Among teens, 43% admitted to participating in some form of sexting, while 45% said they text while driving, the LG survey said. Only 4% of their parents believe their children text while driving.
The survey also revealed that 75% of parents of teens consider themselves "texters," and 86% have texted their children as a mode of communication. And 90% of the respondents said they felt closer to their teen as a result.
Very few said they believe their teens engage in harmful or inappropriate texting behaviors, LG said the survey results indicated. Yet, 53% of the parents, while indicating they are "very informed" about the impact of negative texting habits like sexting and texting while driving, continue to engage in these activities, the survey found.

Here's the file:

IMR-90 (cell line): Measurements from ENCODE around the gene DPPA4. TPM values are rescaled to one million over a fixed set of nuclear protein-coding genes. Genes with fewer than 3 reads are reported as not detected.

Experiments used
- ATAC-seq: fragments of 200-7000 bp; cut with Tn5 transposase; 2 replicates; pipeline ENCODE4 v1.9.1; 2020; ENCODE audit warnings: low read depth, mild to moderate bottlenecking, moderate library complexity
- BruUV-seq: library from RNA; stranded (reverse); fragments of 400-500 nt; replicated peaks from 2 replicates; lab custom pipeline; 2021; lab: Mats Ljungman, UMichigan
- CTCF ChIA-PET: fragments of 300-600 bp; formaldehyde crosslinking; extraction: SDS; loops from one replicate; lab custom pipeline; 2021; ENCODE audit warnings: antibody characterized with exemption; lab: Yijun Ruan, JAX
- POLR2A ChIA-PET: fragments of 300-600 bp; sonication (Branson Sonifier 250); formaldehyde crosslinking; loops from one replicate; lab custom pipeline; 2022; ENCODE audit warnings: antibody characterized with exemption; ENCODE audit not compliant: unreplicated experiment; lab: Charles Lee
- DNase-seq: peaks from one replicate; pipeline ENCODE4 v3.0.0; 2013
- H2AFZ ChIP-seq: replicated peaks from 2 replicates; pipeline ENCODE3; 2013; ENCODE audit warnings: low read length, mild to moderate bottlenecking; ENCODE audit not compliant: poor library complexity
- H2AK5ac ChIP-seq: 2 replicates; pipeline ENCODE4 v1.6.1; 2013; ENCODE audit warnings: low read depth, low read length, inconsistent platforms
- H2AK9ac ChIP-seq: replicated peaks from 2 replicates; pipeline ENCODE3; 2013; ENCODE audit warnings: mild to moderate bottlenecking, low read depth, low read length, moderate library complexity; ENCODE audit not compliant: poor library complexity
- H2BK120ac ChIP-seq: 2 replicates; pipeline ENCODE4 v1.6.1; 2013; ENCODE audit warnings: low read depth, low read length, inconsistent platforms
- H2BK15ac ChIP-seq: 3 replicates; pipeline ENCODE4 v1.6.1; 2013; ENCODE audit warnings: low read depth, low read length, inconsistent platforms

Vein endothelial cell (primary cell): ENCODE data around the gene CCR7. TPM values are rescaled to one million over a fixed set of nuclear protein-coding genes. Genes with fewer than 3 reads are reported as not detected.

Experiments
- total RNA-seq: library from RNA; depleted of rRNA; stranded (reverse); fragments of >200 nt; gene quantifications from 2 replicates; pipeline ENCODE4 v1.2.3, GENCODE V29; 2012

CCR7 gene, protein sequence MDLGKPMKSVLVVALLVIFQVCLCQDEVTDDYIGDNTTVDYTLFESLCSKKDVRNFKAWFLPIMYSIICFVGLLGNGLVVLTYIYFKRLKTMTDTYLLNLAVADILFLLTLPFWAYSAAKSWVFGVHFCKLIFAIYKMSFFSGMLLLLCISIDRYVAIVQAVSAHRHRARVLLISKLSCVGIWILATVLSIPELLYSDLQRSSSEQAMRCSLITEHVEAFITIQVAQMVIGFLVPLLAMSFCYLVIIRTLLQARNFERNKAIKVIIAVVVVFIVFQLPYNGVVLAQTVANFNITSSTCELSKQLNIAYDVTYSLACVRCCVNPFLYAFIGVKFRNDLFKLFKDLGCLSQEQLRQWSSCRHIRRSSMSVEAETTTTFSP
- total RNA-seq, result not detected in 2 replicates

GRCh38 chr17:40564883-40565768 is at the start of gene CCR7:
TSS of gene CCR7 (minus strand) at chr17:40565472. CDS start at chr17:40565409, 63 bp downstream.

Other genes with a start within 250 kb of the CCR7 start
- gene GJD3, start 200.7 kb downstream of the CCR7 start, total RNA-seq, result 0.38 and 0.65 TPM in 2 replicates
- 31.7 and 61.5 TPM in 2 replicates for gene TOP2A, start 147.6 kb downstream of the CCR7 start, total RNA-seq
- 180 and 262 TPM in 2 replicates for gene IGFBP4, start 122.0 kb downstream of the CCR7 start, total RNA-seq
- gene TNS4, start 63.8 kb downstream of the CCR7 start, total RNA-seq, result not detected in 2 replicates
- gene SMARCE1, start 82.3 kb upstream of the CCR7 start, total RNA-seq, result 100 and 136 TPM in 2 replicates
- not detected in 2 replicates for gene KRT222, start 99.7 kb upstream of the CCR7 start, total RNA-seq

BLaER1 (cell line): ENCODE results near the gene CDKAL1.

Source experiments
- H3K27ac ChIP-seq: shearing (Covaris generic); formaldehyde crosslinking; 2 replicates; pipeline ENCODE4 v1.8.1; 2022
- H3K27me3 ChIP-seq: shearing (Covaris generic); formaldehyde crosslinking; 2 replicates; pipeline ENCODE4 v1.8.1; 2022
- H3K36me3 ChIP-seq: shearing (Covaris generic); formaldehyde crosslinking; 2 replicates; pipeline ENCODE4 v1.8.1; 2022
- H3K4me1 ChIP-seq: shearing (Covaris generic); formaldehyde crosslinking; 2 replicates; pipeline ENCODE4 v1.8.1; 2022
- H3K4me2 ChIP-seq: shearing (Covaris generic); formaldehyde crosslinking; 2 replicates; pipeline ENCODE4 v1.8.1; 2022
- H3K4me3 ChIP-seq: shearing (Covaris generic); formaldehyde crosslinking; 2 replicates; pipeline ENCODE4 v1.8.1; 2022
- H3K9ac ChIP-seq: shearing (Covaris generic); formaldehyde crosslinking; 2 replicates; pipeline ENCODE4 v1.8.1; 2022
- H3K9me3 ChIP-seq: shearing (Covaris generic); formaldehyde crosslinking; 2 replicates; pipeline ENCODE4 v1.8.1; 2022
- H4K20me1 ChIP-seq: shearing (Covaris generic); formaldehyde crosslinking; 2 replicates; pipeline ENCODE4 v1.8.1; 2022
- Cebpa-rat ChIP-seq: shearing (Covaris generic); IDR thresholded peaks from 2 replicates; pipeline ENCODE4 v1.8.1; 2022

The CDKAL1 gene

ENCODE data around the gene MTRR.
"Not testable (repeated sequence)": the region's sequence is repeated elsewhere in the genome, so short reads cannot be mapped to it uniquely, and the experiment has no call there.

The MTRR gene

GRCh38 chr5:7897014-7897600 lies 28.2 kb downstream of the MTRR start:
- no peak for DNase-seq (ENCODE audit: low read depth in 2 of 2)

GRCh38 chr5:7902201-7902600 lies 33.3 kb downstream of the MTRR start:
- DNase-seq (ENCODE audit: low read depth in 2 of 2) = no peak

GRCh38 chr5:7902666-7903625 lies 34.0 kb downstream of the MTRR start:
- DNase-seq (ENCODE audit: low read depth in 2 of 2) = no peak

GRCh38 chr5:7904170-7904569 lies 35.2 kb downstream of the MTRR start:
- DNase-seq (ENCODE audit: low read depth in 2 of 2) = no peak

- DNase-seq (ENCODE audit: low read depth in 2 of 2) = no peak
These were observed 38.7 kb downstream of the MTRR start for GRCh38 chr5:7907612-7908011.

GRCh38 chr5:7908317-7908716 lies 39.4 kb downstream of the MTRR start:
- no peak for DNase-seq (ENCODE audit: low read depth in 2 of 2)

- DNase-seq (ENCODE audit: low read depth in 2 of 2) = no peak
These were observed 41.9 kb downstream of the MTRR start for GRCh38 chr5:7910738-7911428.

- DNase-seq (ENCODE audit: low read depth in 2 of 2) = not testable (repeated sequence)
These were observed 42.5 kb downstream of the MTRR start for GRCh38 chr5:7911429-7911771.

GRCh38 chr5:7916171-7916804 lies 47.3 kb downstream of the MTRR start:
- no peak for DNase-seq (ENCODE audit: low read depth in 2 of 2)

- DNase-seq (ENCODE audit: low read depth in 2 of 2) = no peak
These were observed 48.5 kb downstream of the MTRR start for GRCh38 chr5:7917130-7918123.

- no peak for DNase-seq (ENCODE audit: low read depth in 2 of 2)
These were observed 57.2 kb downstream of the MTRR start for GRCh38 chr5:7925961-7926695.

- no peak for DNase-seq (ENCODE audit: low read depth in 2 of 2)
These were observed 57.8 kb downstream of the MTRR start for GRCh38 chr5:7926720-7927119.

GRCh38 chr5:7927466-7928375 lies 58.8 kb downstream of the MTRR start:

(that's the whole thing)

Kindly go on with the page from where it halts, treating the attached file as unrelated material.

"The 'do as I say, not as I do' approach to child-rearing doesn't cut it, especially with teenagers," Dr. Charles Sophy, a member of LG's Text Ed advisory council, a program that provides advice on mobile communications issues, and a child and family psychiatrist, said in a statement. "Kids are extremely observant. All it takes is one exception to the rule and they will latch onto it, thus negating much of your hard work."
When used properly and responsibly, texting is a powerful tool that can open the lines of communication and facilitate closer relationships between teens and their parents, he said.
Other findings included: 43% of teens admitted that they insulted someone in a text, while only 10% of their parents said they believed their teens had participated in the behavior; and 41% of teens acknowledged sending, receiving, or forwarding a text containing sexual content, while only 11% of their parents said they thought their teens had ever sexted, the LG survey said.
The LG Text Ed Survey was conducted online in the United States with 1,017 teenage participants, aged 13 to 17, and 1,049 parents of teens in the same age group.